As he digs into the mystery, aided by Faith, he will run into a drug kingpin named John Conqueror (Atim) who uses voodoo as a marketing tool, a dead comedy team that owned a working class pub that burned to the ground decades earlier, but pops up in their dreams, Dennis’ foul-mouthed client (Fairbank) and a couple of gumshoes named Tim (Pendergast, Rouse) who are likely around ten or eleven years old, operate out of a clubhouse, take payment in energy drinks, and speak noir-esque narration (their scenes are filmed in black and white).

Moore shows up as Frank Metterton, one half of the deceased comic duo whose beard and costume gives his head the shape of a crescent moon, and whose sonorous voice seems to imply more than perhaps he actually delivers. He’s actually pretty good in the role, but his arcane and occasionally obscure sense of humor shows up throughout the movie, making the film a good deal more fun than you might expect. Moore has always been, in some ways, has always cultivated the persona of the outsider, and it serves him well here.

This is not a straightforward noir film, although the genre plainly informs the action and Moore is just as plainly delivering his own version of it. Some of the tropes are skewered with sly wit, others are a bit more overt, but this isn’t a spoof so much as it is an homage. It is also, however, willfully weird, wearing its strangeness as a badge of honor with somewhat skewed camera angles, unsettling visuals and dialogue that makes Wes Anderson look like Michael Bay.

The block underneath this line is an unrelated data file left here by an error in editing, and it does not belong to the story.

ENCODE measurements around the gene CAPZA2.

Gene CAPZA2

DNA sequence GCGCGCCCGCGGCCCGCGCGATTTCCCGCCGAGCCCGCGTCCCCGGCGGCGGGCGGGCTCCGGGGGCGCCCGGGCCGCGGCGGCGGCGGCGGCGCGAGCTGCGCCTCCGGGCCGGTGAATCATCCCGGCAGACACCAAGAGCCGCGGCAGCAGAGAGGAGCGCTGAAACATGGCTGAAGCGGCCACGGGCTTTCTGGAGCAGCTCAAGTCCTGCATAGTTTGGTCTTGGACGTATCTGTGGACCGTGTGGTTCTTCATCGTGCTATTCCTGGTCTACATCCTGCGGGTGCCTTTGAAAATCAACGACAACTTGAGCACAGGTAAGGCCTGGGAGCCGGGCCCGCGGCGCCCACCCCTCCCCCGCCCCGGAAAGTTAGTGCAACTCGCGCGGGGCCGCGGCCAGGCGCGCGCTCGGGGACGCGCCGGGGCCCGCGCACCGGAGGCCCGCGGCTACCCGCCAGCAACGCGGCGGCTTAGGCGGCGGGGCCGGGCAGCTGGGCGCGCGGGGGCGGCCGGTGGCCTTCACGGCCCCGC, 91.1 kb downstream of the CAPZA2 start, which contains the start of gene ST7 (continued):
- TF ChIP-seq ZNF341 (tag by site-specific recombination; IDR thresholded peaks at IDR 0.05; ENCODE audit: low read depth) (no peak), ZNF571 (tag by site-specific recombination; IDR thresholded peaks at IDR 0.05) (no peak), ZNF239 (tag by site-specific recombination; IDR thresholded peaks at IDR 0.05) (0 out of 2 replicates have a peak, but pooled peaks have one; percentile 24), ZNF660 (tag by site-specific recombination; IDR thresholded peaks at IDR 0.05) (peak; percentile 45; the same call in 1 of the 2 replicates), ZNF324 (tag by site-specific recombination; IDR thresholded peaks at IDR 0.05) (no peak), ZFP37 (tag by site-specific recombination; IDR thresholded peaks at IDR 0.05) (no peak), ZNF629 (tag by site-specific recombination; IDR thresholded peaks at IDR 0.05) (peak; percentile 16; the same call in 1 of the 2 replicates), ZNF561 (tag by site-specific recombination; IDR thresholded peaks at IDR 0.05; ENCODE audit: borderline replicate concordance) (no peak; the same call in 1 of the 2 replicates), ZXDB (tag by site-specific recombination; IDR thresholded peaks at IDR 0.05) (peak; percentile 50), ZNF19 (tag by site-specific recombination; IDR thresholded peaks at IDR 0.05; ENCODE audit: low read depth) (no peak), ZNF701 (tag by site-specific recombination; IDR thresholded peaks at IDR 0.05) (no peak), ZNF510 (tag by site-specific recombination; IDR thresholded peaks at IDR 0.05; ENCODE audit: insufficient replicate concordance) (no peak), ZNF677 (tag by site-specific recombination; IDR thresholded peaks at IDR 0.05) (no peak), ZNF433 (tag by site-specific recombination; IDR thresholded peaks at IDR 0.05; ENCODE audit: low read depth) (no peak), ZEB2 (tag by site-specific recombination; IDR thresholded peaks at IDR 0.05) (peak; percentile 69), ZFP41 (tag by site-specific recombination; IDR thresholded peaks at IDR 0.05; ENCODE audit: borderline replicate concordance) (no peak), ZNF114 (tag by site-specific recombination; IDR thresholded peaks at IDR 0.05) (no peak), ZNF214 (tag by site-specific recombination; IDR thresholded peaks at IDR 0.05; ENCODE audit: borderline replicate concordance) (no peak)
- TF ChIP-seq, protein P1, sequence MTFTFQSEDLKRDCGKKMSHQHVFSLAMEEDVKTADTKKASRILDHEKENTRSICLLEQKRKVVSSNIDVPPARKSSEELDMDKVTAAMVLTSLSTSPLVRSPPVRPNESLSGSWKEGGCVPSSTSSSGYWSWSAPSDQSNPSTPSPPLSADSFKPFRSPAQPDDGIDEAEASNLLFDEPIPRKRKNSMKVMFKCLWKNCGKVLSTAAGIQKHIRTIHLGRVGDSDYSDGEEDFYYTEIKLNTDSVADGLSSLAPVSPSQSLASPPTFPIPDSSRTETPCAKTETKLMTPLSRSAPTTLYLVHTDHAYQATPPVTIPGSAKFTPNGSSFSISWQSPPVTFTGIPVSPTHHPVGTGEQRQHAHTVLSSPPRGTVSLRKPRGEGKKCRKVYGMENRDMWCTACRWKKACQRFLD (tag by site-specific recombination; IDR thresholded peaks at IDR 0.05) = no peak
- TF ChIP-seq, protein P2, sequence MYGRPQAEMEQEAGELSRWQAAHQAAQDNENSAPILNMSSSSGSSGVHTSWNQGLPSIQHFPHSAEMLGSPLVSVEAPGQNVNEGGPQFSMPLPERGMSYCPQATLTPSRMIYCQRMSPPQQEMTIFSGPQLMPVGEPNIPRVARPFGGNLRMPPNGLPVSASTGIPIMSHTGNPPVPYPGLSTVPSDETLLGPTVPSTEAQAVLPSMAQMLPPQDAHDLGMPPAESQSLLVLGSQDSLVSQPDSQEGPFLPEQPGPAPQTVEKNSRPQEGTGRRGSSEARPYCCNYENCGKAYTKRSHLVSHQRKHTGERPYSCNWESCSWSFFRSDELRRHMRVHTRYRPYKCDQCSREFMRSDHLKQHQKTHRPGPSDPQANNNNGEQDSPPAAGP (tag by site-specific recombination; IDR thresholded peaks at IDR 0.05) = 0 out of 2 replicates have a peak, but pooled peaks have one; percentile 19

The movie is a little long and it definitely takes its time in getting where its going, but there are rewards to be had here. Fans of Alan Moore will no doubt want to rush and see this and as it is only playing for a single night as a Fathom event (locally, it can be seen at the  AMC Altamonte Mall and the AMC Disney Springs) tomorrow (Thursday, August 26th), while others who prefer more straightforward fare might not be in such a hurry to check it out. Nonetheless, I found it entertaining enough so long as you are willing to stay with it and let yourself fall under its spell.